LETTER: Keeping athletics separate

I was dismayed by the confusion shown in Yishai Schwartz’s column last Wednesday (“Consider the academics of sports,” Oct. 12) approving of a proposed integration of varsity athletics into college academic programs. To put it bluntly, he errs in ignoring the distinction between academics and sport, to the disservice of each.

Let me be clear — I have the utmost respect and admiration for all of Yale’s varsity and club athletes and believe the perseverance, self-discipline, and competitive spirit that athletics promote all merit inclusion in a liberal arts education. Despite what our soccer coaches told us when we were seven, athletics is in the end about winning. At its best, sport perfects the competitive, spirited aspect of our nature — and sends chills down our spines.

Yet academics and the pursuit of wisdom are not for the sake of competition. Competition involves relative victories — showing your superiority over a particular opponent. Truth, however, pursues an absolute, unconditional victory of sorts — the victory of human knowledge over an opaque, recalcitrant world that does not easily divulge its secrets.

By ignoring the real purpose and end of athletics, we also do sport a grave disservice. Schwartz reduces athletics to mere technique or strategy. What’s more, I find collapsing the distinction between “student” and “athlete” subtly patronizing. As a major designed explicitly for athletes, it forecloses the possibility of a true scholar-athlete who excels both in her sport and outside of it.

This no doubt sounds pretentious — talk of “truth” in education is out of vogue these days. But it’s only by acknowledging the distinctions between two very different practices that we can recognize and celebrate the particular kinds of greatness that come in sport and in scholarship. Let’s not be afraid to call things by their proper names.

Nick Geiser

Oct. 18

The writer is a junior in Branford College

Comments

  • HighStreet2010

    ^^

  • The Anti-Yale

    *Competition involves relative victories — showing your superiority over a particular opponent.*

    Does anyone remember that it was a Yale President (later Commissioner of baseball) who gave a speech — which scandalized alumni — with the thesis “Winning isn’t Everything.”?

    “. . . superiority over a particular opponent” can mean grace, elegant delivery, courage, nobility in defeat.

    It doesn’t ALWAYS mean ‘winning’.

  • River_Tam

    Craig Breslow majored in MB&B and pitches for the Oakland A’s. True scholar-athlete right there.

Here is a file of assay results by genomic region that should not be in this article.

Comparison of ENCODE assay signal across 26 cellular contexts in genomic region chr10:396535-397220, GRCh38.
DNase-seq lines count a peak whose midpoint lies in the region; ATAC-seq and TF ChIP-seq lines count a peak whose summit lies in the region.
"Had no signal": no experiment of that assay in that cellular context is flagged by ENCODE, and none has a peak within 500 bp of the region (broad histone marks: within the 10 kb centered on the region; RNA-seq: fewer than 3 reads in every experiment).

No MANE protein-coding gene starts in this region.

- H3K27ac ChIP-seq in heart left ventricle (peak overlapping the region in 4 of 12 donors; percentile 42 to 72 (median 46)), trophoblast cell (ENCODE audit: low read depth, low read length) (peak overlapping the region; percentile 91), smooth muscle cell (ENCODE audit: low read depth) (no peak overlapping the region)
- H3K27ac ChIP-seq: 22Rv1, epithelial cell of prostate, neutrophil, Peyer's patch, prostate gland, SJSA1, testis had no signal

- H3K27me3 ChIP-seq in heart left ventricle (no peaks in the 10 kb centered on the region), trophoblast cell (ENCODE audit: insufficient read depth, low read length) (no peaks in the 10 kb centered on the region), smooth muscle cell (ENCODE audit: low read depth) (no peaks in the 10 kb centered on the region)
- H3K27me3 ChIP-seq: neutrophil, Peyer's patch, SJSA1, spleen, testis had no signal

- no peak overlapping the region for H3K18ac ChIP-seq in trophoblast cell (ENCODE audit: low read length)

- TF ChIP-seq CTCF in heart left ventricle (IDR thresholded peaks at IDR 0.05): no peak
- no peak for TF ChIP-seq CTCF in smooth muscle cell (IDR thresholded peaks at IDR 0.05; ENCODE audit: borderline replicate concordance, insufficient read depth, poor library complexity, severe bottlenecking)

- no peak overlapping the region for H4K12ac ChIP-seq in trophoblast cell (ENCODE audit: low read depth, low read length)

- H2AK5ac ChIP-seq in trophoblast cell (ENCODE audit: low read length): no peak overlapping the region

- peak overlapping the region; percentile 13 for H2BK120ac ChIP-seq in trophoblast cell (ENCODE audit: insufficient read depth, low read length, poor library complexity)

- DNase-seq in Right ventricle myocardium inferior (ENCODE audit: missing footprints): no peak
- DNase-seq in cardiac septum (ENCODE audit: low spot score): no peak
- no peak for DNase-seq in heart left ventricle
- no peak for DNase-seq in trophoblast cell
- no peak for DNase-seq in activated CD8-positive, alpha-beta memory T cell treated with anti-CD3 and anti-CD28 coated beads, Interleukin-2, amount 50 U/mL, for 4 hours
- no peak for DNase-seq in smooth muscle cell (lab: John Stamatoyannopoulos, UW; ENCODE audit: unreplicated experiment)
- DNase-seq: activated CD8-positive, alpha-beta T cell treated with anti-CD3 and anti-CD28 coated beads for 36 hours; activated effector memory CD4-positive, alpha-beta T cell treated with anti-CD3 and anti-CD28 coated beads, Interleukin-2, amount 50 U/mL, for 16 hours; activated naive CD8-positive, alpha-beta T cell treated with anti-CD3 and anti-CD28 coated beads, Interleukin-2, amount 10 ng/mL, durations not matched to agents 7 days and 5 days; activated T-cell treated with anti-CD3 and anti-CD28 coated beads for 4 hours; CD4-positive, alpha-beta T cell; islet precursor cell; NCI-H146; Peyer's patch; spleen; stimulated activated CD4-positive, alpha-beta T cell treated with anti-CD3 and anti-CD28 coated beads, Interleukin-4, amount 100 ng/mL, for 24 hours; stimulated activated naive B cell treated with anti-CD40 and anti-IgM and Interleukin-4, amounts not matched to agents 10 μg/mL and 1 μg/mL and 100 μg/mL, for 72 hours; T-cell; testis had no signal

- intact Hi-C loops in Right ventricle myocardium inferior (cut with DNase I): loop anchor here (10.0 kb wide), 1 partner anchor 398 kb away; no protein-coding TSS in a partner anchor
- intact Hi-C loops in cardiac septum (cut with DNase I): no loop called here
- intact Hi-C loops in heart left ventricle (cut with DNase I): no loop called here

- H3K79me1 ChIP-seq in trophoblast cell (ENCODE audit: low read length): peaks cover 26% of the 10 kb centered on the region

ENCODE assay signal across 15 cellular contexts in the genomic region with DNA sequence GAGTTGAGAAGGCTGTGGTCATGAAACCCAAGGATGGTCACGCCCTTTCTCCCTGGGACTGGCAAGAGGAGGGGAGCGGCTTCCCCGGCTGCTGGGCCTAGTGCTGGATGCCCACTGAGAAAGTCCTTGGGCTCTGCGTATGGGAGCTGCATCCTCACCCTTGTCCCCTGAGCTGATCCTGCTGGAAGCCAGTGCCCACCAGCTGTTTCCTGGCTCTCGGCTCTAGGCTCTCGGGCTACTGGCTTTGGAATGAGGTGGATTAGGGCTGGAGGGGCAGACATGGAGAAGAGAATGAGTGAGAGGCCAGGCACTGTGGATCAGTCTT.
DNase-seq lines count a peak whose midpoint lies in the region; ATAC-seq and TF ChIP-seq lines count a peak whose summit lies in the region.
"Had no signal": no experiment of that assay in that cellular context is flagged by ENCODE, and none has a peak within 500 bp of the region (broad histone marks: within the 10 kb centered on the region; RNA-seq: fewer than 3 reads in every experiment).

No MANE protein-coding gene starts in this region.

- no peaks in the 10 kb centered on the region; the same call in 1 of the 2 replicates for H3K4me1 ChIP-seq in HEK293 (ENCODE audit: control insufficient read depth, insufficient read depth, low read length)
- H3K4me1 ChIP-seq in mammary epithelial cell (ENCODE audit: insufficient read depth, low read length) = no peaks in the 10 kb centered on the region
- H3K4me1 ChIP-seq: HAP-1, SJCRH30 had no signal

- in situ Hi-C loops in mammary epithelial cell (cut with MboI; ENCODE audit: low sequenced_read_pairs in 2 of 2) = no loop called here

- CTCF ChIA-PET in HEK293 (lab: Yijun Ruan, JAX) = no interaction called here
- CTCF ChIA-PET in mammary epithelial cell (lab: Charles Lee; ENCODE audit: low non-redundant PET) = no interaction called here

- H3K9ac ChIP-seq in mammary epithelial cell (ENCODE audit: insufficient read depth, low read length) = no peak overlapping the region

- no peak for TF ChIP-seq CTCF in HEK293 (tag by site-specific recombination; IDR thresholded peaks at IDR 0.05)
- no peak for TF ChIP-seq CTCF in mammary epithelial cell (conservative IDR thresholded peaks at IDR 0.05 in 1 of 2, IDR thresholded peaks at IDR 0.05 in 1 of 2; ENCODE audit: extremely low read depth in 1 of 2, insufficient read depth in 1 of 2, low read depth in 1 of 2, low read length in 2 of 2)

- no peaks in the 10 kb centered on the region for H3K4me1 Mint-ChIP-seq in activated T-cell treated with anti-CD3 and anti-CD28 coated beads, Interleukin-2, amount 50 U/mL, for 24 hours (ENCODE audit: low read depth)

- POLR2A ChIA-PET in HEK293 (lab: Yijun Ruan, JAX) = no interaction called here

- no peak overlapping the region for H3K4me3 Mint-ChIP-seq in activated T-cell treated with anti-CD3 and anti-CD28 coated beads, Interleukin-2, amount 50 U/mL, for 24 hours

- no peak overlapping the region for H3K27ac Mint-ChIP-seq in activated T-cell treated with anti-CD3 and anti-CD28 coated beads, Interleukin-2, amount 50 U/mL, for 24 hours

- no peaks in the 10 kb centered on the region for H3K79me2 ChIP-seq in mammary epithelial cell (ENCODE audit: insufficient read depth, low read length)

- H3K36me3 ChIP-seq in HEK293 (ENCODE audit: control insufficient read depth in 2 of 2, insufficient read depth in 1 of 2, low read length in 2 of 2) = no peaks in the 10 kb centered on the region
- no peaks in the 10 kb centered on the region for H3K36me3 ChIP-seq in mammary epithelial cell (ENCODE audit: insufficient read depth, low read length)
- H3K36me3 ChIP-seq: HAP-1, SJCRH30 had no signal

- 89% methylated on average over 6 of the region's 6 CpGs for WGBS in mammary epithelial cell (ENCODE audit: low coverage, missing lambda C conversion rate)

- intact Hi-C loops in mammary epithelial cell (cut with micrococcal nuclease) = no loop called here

• Inigo_Montoya

    And he’s a quite good lefty reliever, at that. Fun fact: for the first time in 51 years, two Yalies (Breslow ’02 and Ryan Lavarnway ’09) are playing in the major leagues at the same time.

  • chandlerpv

    in classes based on curves, victory in academics is relative, not absolute as you suggested. Your idealism of academics as about the pursuit of knowledge is misleading. many academic pursuits are vocational and practical, much like the vocational, practical aspects of majoring in sports.

  • CharlieWalls

    I would not support an athletics major but Mr Geiser’s letter has given what seems a spectator’s take on athletics. It is not all about competition and hence that does not distinguish it from academics. It is about actually doing something, doing something with your own physical self.
    A four year stint at academics and athletics, together, is a brief training or exercise experience. In both you work with others and try to do well.
    If you watch football or whatever, please note, that winning involves only one-half of the players. All of the players are working like hell, cooperatively, having fun and expressing themselves in practiced and disciplined efforts.

  • RMarsh

    @CharlieWalls. Without taking sides, I think it bears noting that Mr. Geiser is himself a very accomplished cyclist. His is not a spectator’s take on athletics, but rather an insider’s view. I’m quite sure he understands the discipline and dedication the pursuit of athletic excellence requires.

  • River_Tam

    @RMarsh – that’s interesting to know, because as I read this letter I definitely got the feeling that Geiser was himself an athlete. Thanks for confirming!

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